Review - Metronome App - Pro Metronome for iOS
So, given that I talk A LOT about using a metronome (often to the sound of student groans) I thought I ought to tell you about the Metronome App that I use: Pro Metronome by EUMLab
Midway through last year my ancient iPhone was dying a slow and painful death. I couldn't quite justify a whole new phone at the time, so I started looking for a metronome which could do everything I wanted it to do, basically what Pro Metronome does - I couldn't find one, at least not without costing me a fortune.Eventually I had to bite the bullet and got myself a shiny iPhone 6 SE - the first thing I installed was...Pro Metronome.
It has a fairly comprehensive set of basic features:
- 13 different sounds + mute/light only so chances are you'll find something you can works with.
- You can set the number of beats (1-16) and time signature (any note length from semibreve down to demi-semi quaver - whole notes to 32nd note)
-Each beat can be controlled individually with 3 levels of sound as a regular beat, sub accent or accent, you can also mute any beats.
- Alongside the beat display, there is a visual light display that can be customised in several ways , from only flashing on accented notes to flashing different colours on all the different levels of beat. Personally I prefer the pendulum mode as when I'm working with some tricky rhythms it gives me some visual anticipation for the next beat.
- Pro Metronome features an impressive speed range from 10-500bpm, combine that with the ability to mute beats and it's really gives a lot of scope to play around - super useful when your trying to work on your internal pulse.
The App has a number of paid add-on features, that you can buy as a bundle (NZ$6.99) but you can also purchase individually (from NZ$1.69), which I think is really good of EUM to do this as I don't necessarily want to pay for features I'm not going to use.
I use this all the time, as the name suggests, it lets you hear different subdivisions to the beat. There are up to 16 rhythmic variations to choose from, including off beats, syncopations and triplets.
I find this really useful for speed control, rhythmic accuracy and what I call cognitive confusion (I'm sure there's a proper term but I can't find it) where in order to play something straight and even, you practice against an alternative rhythm making it harder to play in time, so when you play again normally it feels easy.
You can also overlay a regular beat click using the accent levels. For example I might set the subdivision to offbeat semi-quavers and set an accent on just the first beat of the bar to keep my own internal beat in check.
With such a large number of combinations, there is something for every style.
Another useful paid feature I recently started using. I find it very useful for practising short exercises or passages that are easily repeatable.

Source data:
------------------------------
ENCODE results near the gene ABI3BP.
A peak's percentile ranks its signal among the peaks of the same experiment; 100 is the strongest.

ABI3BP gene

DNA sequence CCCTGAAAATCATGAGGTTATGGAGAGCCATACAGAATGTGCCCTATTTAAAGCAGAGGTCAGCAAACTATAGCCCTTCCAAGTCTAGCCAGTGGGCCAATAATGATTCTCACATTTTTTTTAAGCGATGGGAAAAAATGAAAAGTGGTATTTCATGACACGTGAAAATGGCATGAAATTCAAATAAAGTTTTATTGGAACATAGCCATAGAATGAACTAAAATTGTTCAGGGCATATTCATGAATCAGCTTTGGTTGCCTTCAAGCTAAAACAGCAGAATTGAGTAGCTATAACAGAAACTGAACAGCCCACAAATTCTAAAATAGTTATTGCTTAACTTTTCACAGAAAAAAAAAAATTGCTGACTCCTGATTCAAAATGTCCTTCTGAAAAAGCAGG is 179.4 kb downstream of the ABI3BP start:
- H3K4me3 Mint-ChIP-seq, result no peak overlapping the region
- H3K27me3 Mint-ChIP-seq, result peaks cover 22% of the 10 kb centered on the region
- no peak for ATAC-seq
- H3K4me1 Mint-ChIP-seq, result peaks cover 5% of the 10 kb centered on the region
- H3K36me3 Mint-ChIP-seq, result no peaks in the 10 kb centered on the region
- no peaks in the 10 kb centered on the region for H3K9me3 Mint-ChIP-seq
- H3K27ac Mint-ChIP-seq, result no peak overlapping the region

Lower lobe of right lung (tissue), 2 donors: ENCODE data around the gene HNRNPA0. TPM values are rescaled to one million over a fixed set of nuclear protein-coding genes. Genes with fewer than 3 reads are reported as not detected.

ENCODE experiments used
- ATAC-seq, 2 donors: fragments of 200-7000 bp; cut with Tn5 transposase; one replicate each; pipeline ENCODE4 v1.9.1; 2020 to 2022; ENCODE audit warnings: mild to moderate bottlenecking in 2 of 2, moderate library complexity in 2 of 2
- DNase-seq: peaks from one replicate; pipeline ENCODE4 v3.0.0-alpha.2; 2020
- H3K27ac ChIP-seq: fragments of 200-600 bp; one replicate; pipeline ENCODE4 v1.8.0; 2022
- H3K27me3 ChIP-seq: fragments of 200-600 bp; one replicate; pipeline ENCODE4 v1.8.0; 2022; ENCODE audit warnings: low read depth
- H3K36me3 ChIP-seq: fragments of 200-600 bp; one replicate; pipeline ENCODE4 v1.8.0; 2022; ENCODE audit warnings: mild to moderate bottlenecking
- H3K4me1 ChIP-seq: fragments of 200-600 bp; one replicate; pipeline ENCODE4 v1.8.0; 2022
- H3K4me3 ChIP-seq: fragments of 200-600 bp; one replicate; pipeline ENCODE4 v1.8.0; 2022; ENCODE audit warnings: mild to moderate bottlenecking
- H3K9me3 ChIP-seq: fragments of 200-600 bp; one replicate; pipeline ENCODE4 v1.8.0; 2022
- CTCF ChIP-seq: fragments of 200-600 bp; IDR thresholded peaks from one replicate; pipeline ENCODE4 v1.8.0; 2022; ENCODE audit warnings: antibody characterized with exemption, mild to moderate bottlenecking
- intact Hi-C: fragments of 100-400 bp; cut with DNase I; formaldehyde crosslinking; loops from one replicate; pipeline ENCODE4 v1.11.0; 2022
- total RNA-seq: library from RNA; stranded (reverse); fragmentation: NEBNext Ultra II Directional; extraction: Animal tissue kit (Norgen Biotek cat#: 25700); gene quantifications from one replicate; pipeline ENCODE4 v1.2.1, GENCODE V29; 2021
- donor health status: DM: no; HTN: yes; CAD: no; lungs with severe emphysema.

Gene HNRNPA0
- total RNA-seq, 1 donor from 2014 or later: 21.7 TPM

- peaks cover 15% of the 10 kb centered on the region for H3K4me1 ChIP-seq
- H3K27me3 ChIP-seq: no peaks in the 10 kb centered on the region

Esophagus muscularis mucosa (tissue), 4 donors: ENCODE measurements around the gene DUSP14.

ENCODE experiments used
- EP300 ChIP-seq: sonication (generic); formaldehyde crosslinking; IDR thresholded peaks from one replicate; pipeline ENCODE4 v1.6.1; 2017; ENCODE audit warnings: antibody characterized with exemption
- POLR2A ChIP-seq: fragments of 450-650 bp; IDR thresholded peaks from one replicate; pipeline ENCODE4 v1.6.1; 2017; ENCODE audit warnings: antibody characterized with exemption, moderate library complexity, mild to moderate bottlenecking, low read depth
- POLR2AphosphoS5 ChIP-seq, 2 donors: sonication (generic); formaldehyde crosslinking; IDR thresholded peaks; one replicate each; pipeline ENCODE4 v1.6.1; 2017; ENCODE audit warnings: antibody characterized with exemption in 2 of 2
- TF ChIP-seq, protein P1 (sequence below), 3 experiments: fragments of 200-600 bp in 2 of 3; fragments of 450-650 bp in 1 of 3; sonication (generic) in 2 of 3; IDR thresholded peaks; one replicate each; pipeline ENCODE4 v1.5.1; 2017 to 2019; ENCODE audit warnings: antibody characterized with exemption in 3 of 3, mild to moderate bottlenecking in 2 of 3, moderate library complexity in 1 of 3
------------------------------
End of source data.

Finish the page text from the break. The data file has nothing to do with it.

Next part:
I have been mostly using Automator - you can set the duration for each tempo by time or bars, then pick a start tempo and a target tempo and the increment which to increase each round. It then gives you an approximate time to complete. This is great to use as a warm up on a scale or short repeatable exercise, a bit like a musical beep test (but more satisfying and less competitive than the gym version). The only improvement I'd like to see here is that when you press start there be a count in. Using it for a continuous warm up activity, between pressing the start button and having my bow ready to play I miss the first couple of beats - but not a huge issue when I start slow and will be repeating it many times anyway.
The Warm Up setting is a bit more fiddly, for my purposes at least. Here you can set a tempo and then set multiple sections where you choose a multiplier for the tempo (faster or slower) and a time. Given that the things I play have a set number of bars, setting the time is not as useful. It does indicate how much time equals a bar at the given speed, but I found you still have to do a bit of maths so that rounding doesn't catch you out and you have to skip the last half beat of the bar.
It is still a very useful tool, and you do have a bit more control than automator to speed things up and slow down as you wish.
Other paid features are available like Polyrhythm, letting you play multiple rhythms simultaneously and Rhythm Trainer which mutes certain bars to train your internal pulse, but I haven't used these. There is also a tone generator, but I have a specialist Tuner app which I'm very happy with.
On the whole I find the app very user friendly and intuitive with swiping and tapping both getting you to the different menus. The tempo is easily controlled, with multiple manners to adjust it, including a TAP button. The display is clear and simple, and most importantly the sound is loud and clear. I would definitely recommend this app to anyone wanting to work a bit more seriously with the metronome.
If you found this post useful please click the like button below. If you have any questions or comments about this or any other metronomes do leave a comment underneath, I’d be happy to open up the conversation.
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